Increasingly, plaintiffs in the US are suing company directors for cyber breaches. They haven’t yet gained a scalp, but boards and insurers worldwide worry it’s only a matter of time before they do
Earlier this year, a listed Australian company took out a cyber insurance policy.
No big deal, you might think: corporates are increasingly looking to insurers to transfer their cyber risk. What makes this purchase interesting is that previously, the business spurned such standalone cyber products. So, why the change of heart? A key reason was to cover individual directors’ accountabilities and responsibilities, the company’s risk manager told StrategicRISK.
It’s a clear sign that boards are wising up to the possibility that they could be held personally liable for a cyber breach.
“The more that the public becomes aware of the dangers of how vulnerable data is and how sensitive data can be protected, companies will be running out of excuses for failing to protect that data, and eventually that liability will fall with the directors personally,” says Aon Risk Solutions’ financial services and professions group Asia director, Andrew Mahony.
Consider the US.
To date, four cases have been brought against directors in relation to cyber hacks, with Target and Home Depot executives involved in recent cases. These were dismissed and settled out of court, but many think it is only a matter of time before a precedent is set, with the advent of regional legislation that requires companies to report data breaches.
“We’re keeping an eye on [the US] to see how cyber risk will materialise and change and how insurance policies will respond,” Mahony says.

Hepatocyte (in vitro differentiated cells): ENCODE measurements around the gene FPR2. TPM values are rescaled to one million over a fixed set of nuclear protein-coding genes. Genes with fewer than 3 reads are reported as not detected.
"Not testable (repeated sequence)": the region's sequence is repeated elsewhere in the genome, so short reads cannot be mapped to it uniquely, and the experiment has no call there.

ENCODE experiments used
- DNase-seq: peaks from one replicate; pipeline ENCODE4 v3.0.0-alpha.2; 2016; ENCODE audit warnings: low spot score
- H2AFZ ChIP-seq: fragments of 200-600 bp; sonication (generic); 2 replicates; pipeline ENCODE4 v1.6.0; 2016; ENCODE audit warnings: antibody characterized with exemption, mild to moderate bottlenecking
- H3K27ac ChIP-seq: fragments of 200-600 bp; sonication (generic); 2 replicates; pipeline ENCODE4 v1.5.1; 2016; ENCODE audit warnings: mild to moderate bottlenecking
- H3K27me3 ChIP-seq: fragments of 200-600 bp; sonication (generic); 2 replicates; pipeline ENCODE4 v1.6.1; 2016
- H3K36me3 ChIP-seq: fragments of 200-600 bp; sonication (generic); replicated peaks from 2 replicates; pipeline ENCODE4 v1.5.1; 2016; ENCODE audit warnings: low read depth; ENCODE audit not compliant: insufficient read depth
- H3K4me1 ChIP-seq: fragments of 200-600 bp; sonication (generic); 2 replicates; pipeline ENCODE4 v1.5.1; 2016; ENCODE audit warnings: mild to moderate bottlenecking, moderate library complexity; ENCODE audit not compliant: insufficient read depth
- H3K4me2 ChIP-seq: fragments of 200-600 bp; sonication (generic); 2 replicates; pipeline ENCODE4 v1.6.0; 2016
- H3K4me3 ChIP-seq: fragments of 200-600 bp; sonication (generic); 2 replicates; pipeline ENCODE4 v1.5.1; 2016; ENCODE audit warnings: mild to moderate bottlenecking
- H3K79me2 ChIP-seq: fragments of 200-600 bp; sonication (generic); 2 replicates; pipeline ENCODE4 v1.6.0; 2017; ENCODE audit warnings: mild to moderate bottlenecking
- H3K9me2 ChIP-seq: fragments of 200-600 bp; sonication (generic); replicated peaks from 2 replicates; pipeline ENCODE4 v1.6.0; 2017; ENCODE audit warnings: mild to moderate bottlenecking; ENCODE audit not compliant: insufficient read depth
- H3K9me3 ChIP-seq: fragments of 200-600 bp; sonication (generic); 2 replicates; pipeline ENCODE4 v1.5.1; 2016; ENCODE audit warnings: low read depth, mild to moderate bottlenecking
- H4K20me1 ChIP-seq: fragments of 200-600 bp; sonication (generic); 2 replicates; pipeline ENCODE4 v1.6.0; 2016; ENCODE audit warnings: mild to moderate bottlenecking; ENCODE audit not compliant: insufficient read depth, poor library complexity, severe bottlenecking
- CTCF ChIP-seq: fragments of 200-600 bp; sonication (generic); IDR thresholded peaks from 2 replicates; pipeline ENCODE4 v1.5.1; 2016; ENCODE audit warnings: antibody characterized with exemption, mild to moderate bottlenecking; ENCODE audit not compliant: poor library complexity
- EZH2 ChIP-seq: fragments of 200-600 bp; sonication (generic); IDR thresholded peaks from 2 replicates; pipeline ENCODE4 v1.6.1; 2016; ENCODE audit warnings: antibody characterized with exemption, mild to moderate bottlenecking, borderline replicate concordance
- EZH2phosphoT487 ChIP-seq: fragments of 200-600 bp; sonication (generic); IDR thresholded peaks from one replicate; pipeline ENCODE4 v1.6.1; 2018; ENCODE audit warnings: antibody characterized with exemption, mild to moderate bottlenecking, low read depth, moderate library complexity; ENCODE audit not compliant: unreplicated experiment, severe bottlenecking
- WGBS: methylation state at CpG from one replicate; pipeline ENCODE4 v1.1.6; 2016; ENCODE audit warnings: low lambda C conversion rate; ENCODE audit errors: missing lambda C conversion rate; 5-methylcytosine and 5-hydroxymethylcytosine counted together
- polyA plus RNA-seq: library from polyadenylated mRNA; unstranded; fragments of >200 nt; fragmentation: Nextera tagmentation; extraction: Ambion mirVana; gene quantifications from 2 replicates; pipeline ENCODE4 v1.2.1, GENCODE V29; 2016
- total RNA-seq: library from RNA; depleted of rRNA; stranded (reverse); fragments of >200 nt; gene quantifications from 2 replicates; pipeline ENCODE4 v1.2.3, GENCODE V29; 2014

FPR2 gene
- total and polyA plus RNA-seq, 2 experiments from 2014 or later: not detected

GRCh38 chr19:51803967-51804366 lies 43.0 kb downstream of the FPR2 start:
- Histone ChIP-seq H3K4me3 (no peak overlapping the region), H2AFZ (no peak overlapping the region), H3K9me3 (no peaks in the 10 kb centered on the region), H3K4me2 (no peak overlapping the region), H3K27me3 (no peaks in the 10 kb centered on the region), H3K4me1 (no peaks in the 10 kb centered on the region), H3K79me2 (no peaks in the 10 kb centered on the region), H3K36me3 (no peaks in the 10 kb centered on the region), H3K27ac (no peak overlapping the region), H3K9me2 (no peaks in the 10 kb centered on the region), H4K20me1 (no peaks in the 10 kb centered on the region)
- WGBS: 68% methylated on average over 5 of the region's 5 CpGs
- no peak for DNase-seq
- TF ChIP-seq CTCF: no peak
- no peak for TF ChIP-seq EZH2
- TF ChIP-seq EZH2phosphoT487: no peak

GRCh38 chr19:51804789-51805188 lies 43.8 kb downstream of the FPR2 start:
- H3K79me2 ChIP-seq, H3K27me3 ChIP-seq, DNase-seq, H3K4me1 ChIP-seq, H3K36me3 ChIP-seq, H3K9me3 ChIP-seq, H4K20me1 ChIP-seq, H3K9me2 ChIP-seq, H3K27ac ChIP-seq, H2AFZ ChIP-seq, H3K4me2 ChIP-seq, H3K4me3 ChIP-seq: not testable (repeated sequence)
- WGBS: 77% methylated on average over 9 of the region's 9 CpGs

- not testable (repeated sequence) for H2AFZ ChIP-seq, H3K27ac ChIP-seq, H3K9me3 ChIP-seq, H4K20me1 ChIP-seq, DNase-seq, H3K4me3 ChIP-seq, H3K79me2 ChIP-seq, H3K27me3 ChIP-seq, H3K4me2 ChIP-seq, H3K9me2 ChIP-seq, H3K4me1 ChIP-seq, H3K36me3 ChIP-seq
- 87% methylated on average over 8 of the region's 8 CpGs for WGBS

Alex Morgan, Zurich commercial insurance chief underwriting officer, says: “The minute that we have a nding which really articulates the plaintiff’s complaint and how the plaintiff draws the connection between the breach and the directors’ actions, I think that will be something of a watershed moment.”
Client queries about how its directors’ and officers’ (D&O) insurance policy would respond to such an incident are rising, he adds.
“Board members are realising that the financial impacts [of a cyber breach] are huge, and therefore they’re worried they’ll be potentially in trouble as part of their fiduciary obligations. The extension of that is, they know they’ve got to buy D&O – and if a cyber event does happen, they want to know if their D&O will cover it.
“Good policies won’t have any specific exclusions. To the extent that an individual director is held personally liable for a loss [where the] underlying cause is a cyber breach, then it should be covered.”
Rewriting the rules
In lines such as property and energy, many insurers have redrafted policies to exclude cyber events and thereby silo off the risk.
Both Mahony and Morgan told StrategicRISK they did not expect a similar move in the D&O market.
As Mahony says: “D&O policies are really quite unique in terms of the personal cover they give and provide. There’s no clear merit in trying to distil out cyber risk or related claims.”
Take, for example, the Australian company that purchased standalone cyber insurance recently. The concern was not that its D&O policy would not respond to a cyber-related claim. In part, the directors wanted to limit their personal liability by showing that they took the risk seriously.